In Conversation with Agata Feetham

By: Scott Douglas Jacobsen (GNH Community Journalist/Blogger)

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Tell us about your brief background – family, education, and work.

I am originally from Poland. I moved to Canada when I was 8 years old with my parents and younger brother. We were very fortunate to have a smooth immigration experience and have been living in Vancouver since 1989. I went to UBC and got my Bachelor’s Degree in Psychology and then a Diploma in Guidance Studies (through the Faculty of Education). I have been working for Gordon Neighbourhood House for a total of 15 years and currently I am the Program Director.

How did you find out about Gordon Neighbourhood House? 

During my first year in University, I started volunteering at my local neighbourhood House (South Van NH) and there I came across a job posting for a child care worker at GNH.

What interested you about us? 

As a psychology student, I was very excited to gain experience working with children in a community setting.

Now, you’re the Program Director for Gordon Neighbourhood House. What tasks and responsibilities come with this position? 

As the Program Director, I oversee the majority of programs that are not food initiatives (we have a Director of Community Food Initiatives). This includes program coordination, program evaluation, and overseeing a number of community program staff that run and supervise a wide variety of programs.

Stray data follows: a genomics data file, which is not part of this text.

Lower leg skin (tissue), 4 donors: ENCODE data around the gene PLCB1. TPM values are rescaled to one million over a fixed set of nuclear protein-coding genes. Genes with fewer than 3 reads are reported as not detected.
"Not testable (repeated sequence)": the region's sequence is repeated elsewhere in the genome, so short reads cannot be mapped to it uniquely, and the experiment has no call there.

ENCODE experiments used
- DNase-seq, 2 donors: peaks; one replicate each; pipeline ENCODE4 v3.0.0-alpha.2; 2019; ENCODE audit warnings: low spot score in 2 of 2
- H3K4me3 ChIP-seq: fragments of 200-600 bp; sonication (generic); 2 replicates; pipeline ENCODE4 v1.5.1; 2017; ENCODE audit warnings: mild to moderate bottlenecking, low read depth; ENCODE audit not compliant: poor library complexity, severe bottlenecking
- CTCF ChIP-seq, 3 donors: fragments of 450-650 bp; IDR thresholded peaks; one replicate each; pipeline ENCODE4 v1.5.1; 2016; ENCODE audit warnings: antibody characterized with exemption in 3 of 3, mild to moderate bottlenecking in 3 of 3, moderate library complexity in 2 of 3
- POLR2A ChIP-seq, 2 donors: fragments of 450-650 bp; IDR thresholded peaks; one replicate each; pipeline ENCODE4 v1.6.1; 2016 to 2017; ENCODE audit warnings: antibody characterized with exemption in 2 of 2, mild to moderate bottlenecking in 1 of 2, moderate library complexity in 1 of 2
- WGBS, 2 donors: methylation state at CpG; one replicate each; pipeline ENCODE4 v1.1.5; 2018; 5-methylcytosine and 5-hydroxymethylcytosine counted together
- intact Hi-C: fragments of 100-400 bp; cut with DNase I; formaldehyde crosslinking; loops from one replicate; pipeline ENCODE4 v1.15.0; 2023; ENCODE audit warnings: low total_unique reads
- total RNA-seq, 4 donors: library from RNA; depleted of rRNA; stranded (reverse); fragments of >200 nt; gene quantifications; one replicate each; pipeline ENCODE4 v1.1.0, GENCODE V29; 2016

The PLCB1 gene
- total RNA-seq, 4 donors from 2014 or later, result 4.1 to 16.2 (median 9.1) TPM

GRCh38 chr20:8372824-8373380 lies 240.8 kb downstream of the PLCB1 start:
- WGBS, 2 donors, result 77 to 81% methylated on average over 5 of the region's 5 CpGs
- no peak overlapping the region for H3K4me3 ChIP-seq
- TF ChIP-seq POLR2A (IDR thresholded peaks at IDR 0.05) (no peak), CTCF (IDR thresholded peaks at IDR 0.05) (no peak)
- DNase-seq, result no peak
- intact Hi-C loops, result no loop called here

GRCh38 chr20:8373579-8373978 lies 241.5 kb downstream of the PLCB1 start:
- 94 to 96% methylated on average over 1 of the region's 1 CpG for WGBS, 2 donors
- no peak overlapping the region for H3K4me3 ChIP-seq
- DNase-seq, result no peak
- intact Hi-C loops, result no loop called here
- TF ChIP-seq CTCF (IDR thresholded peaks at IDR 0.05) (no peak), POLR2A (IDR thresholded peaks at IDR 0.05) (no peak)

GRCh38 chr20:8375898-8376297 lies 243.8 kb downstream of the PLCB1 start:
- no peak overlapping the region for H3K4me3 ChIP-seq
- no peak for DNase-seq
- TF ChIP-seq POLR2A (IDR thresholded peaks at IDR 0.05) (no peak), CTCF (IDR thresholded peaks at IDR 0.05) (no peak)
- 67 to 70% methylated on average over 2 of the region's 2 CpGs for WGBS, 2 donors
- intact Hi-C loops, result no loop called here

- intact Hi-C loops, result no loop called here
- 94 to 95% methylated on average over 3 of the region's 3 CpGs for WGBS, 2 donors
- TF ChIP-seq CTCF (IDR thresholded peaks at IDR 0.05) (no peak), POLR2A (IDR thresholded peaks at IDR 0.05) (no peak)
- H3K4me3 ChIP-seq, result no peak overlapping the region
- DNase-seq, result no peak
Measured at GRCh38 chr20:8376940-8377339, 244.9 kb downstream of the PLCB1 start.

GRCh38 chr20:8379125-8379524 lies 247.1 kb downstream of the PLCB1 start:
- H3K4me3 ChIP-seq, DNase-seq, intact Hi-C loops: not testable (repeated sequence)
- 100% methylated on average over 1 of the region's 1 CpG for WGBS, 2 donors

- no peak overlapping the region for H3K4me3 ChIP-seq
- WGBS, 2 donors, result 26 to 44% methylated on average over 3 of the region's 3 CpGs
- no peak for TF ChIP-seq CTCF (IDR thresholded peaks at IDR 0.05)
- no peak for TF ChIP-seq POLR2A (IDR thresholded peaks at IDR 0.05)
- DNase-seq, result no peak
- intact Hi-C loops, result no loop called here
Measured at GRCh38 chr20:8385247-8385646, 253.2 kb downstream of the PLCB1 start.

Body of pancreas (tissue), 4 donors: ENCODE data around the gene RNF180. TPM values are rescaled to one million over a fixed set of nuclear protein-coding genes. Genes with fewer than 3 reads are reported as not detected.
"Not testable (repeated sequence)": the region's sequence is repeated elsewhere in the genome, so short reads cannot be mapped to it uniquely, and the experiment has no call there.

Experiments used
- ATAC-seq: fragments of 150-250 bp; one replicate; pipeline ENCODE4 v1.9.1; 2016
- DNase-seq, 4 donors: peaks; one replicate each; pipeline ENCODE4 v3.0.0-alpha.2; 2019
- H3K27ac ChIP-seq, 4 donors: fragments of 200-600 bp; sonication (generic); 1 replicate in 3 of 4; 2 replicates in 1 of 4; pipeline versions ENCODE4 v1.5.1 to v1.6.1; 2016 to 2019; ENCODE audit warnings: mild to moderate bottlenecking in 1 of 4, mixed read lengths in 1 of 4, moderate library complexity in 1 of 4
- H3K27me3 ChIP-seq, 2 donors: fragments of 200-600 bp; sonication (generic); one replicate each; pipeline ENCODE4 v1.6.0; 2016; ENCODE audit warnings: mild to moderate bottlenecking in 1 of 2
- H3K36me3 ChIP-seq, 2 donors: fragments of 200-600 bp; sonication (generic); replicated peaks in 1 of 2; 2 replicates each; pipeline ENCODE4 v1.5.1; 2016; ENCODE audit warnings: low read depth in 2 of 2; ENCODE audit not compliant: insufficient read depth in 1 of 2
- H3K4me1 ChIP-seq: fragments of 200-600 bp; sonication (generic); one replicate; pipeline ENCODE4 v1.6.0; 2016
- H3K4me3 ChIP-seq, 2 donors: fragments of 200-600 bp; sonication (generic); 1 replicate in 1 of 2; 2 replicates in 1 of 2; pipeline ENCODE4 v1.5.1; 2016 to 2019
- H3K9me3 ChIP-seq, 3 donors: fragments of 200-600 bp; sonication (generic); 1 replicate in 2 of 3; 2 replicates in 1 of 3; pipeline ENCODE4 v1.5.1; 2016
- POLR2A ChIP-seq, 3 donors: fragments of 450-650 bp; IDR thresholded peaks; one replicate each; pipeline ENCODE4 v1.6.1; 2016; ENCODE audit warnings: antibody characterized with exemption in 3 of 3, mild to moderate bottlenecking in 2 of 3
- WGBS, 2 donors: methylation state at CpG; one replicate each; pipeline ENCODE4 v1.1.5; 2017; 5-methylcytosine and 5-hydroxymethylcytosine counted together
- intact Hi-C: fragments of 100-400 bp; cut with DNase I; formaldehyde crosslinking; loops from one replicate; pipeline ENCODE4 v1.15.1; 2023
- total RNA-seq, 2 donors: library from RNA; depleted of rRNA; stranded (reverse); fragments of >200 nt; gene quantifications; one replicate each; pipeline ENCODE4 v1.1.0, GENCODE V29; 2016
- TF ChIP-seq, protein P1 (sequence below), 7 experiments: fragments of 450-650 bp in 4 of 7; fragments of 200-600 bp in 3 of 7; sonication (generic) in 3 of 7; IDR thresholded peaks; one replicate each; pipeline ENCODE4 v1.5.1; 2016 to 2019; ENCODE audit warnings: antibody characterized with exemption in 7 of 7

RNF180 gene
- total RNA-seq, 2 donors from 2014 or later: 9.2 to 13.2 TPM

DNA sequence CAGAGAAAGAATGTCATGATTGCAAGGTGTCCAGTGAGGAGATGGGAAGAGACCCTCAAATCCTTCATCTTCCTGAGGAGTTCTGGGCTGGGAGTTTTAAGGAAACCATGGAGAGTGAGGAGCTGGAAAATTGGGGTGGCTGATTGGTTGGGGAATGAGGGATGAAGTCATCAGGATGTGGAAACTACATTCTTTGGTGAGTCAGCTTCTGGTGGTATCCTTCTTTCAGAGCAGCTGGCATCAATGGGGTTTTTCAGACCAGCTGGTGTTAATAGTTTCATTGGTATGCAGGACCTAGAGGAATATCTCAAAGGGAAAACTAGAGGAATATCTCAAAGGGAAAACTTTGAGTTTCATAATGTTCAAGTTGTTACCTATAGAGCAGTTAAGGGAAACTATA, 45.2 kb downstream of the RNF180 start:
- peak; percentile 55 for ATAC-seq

How did you come upon, and earn, this position?

I took part-time classes throughout university so that I could work part-time and gain experience. I started working in different positions with children and youth (e.g. Out of School Care, Summer and Spring Break Day Camps, etc.) at Gordon Neighbourhood House in 2001 and 3 months after I graduated from the Diploma program in 2005, I was offered the position of Child, Family, and Youth Program Coordinator. Since then, my position and title have changed a couple of times and I now work with GNH as the Program Director.

Where do you hope Gordon Neighbourhood House moves forward into the future? 

My hope for GNH is that it continues to grow and expand the wonderful work that it already offers. I am extremely proud and honoured to be part of an organization and staff team that truly makes a difference in the lives of our neighbours. GNH is very dear to my heart. I have witnessed hundreds of examples over the last 15 years of how essential GNH is to making the West End a vibrant, healthy, and active community.

 

Scott Douglas Jacobsen is the Gordon Neighbourhood House Community Journalist/Blogger. He founded In-Sight: Independent Interview-Based Journal and In-Sight Publishing.


In Conversation with Chantal Denis

By: Scott Douglas Jacobsen (GNH Community Journalist/Blogger)

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Tell us about your brief background – family, education, and work.